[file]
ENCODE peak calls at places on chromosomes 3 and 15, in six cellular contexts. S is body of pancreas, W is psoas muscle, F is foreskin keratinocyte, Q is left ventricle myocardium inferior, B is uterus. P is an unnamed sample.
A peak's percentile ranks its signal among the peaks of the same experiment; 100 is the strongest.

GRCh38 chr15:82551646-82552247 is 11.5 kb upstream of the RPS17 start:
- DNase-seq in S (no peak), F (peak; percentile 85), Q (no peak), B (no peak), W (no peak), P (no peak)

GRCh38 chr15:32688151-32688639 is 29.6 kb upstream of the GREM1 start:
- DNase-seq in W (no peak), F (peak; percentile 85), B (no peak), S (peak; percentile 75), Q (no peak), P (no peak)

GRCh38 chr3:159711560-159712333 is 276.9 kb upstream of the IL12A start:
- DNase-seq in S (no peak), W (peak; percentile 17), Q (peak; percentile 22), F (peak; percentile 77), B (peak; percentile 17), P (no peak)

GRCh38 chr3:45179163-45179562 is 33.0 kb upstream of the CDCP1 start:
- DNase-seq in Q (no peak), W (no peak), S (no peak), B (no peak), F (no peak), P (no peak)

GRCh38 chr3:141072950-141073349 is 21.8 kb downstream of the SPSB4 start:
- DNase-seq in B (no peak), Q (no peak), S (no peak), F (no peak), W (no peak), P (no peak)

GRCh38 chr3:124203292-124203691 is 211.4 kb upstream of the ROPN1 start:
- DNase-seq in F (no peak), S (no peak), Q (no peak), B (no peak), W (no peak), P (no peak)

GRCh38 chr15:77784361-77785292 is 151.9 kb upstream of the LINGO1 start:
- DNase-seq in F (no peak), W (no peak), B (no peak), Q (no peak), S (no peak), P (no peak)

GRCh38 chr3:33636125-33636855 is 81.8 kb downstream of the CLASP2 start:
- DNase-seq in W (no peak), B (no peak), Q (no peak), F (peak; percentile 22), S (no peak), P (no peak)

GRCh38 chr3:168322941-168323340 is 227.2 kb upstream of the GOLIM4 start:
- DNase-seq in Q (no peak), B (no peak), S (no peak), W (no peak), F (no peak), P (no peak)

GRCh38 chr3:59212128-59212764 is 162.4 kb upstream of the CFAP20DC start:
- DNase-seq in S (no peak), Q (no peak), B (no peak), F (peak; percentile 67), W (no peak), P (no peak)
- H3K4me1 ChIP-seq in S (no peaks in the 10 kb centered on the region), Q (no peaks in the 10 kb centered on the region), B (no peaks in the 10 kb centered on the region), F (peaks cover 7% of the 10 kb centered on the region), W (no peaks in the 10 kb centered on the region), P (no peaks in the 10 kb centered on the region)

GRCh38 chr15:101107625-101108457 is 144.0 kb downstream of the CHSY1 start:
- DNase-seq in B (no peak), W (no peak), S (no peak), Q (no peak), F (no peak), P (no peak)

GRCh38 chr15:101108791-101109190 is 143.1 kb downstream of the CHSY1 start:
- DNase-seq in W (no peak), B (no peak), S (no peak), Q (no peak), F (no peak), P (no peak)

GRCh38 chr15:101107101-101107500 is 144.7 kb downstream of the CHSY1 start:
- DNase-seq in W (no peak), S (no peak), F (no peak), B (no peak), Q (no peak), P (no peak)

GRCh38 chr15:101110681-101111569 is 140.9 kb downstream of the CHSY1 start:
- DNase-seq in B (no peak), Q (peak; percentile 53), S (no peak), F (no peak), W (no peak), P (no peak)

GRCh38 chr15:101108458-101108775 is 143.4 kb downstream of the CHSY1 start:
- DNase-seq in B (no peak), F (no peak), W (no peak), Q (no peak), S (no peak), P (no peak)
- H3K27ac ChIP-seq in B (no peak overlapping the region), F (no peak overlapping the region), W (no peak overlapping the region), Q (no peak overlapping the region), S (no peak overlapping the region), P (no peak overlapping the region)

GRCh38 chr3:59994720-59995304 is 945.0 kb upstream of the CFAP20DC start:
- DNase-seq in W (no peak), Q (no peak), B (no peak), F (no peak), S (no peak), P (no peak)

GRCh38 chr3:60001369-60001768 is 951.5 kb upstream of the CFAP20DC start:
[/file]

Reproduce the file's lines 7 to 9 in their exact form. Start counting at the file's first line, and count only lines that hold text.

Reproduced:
GRCh38 chr3:159711560-159712333 is 276.9 kb upstream of the IL12A start:
- DNase-seq in S (no peak), W (peak; percentile 17), Q (peak; percentile 22), F (peak; percentile 77), B (peak; percentile 17), P (no peak)

GRCh38 chr3:45179163-45179562 is 33.0 kb upstream of the CDCP1 start: